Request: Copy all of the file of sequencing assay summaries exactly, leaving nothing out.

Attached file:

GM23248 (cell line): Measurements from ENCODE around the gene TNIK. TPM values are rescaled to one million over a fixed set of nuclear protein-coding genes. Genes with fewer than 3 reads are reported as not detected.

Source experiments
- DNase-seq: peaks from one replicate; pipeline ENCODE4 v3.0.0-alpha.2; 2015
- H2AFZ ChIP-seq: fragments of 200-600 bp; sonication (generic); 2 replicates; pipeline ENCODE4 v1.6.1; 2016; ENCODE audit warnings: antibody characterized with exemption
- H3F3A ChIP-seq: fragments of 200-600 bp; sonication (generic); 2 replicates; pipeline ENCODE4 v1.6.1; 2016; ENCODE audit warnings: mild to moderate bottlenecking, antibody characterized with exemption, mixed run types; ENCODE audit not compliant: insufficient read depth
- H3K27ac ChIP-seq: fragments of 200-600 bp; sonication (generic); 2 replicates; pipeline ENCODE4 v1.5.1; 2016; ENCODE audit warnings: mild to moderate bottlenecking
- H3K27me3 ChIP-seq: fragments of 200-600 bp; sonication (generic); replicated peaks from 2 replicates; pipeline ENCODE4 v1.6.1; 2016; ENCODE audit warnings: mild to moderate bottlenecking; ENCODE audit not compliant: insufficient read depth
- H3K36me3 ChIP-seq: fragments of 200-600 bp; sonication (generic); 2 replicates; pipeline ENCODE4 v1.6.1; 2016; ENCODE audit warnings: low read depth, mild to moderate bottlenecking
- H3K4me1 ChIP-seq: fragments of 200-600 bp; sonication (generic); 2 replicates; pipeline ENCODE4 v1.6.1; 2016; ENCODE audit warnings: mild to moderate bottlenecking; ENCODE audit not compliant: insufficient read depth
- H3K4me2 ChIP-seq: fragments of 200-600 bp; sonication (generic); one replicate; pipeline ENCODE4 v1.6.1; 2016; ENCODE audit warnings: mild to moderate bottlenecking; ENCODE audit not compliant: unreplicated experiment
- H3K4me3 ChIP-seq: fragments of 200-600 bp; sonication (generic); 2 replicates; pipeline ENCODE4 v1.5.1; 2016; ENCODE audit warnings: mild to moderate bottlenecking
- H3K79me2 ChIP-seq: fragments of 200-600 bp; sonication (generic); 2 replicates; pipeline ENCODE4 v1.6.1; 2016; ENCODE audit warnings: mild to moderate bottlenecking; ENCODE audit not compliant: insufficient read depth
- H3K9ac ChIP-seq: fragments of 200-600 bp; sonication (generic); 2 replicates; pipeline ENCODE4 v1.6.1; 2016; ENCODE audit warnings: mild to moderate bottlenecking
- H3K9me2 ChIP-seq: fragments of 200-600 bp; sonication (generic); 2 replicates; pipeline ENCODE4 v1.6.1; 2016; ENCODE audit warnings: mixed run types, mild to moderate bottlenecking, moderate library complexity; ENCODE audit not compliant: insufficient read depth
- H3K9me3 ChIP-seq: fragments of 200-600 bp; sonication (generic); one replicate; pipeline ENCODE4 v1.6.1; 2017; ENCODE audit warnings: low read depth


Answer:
GM23248 (cell line): Measurements from ENCODE around the gene TNIK. TPM values are rescaled to one million over a fixed set of nuclear protein-coding genes. Genes with fewer than 3 reads are reported as not detected.

Source experiments
- DNase-seq: peaks from one replicate; pipeline ENCODE4 v3.0.0-alpha.2; 2015
- H2AFZ ChIP-seq: fragments of 200-600 bp; sonication (generic); 2 replicates; pipeline ENCODE4 v1.6.1; 2016; ENCODE audit warnings: antibody characterized with exemption
- H3F3A ChIP-seq: fragments of 200-600 bp; sonication (generic); 2 replicates; pipeline ENCODE4 v1.6.1; 2016; ENCODE audit warnings: mild to moderate bottlenecking, antibody characterized with exemption, mixed run types; ENCODE audit not compliant: insufficient read depth
- H3K27ac ChIP-seq: fragments of 200-600 bp; sonication (generic); 2 replicates; pipeline ENCODE4 v1.5.1; 2016; ENCODE audit warnings: mild to moderate bottlenecking
- H3K27me3 ChIP-seq: fragments of 200-600 bp; sonication (generic); replicated peaks from 2 replicates; pipeline ENCODE4 v1.6.1; 2016; ENCODE audit warnings: mild to moderate bottlenecking; ENCODE audit not compliant: insufficient read depth
- H3K36me3 ChIP-seq: fragments of 200-600 bp; sonication (generic); 2 replicates; pipeline ENCODE4 v1.6.1; 2016; ENCODE audit warnings: low read depth, mild to moderate bottlenecking
- H3K4me1 ChIP-seq: fragments of 200-600 bp; sonication (generic); 2 replicates; pipeline ENCODE4 v1.6.1; 2016; ENCODE audit warnings: mild to moderate bottlenecking; ENCODE audit not compliant: insufficient read depth
- H3K4me2 ChIP-seq: fragments of 200-600 bp; sonication (generic); one replicate; pipeline ENCODE4 v1.6.1; 2016; ENCODE audit warnings: mild to moderate bottlenecking; ENCODE audit not compliant: unreplicated experiment
- H3K4me3 ChIP-seq: fragments of 200-600 bp; sonication (generic); 2 replicates; pipeline ENCODE4 v1.5.1; 2016; ENCODE audit warnings: mild to moderate bottlenecking
- H3K79me2 ChIP-seq: fragments of 200-600 bp; sonication (generic); 2 replicates; pipeline ENCODE4 v1.6.1; 2016; ENCODE audit warnings: mild to moderate bottlenecking; ENCODE audit not compliant: insufficient read depth
- H3K9ac ChIP-seq: fragments of 200-600 bp; sonication (generic); 2 replicates; pipeline ENCODE4 v1.6.1; 2016; ENCODE audit warnings: mild to moderate bottlenecking
- H3K9me2 ChIP-seq: fragments of 200-600 bp; sonication (generic); 2 replicates; pipeline ENCODE4 v1.6.1; 2016; ENCODE audit warnings: mixed run types, mild to moderate bottlenecking, moderate library complexity; ENCODE audit not compliant: insufficient read depth
- H3K9me3 ChIP-seq: fragments of 200-600 bp; sonication (generic); one replicate; pipeline ENCODE4 v1.6.1; 2017; ENCODE audit warnings: low read depth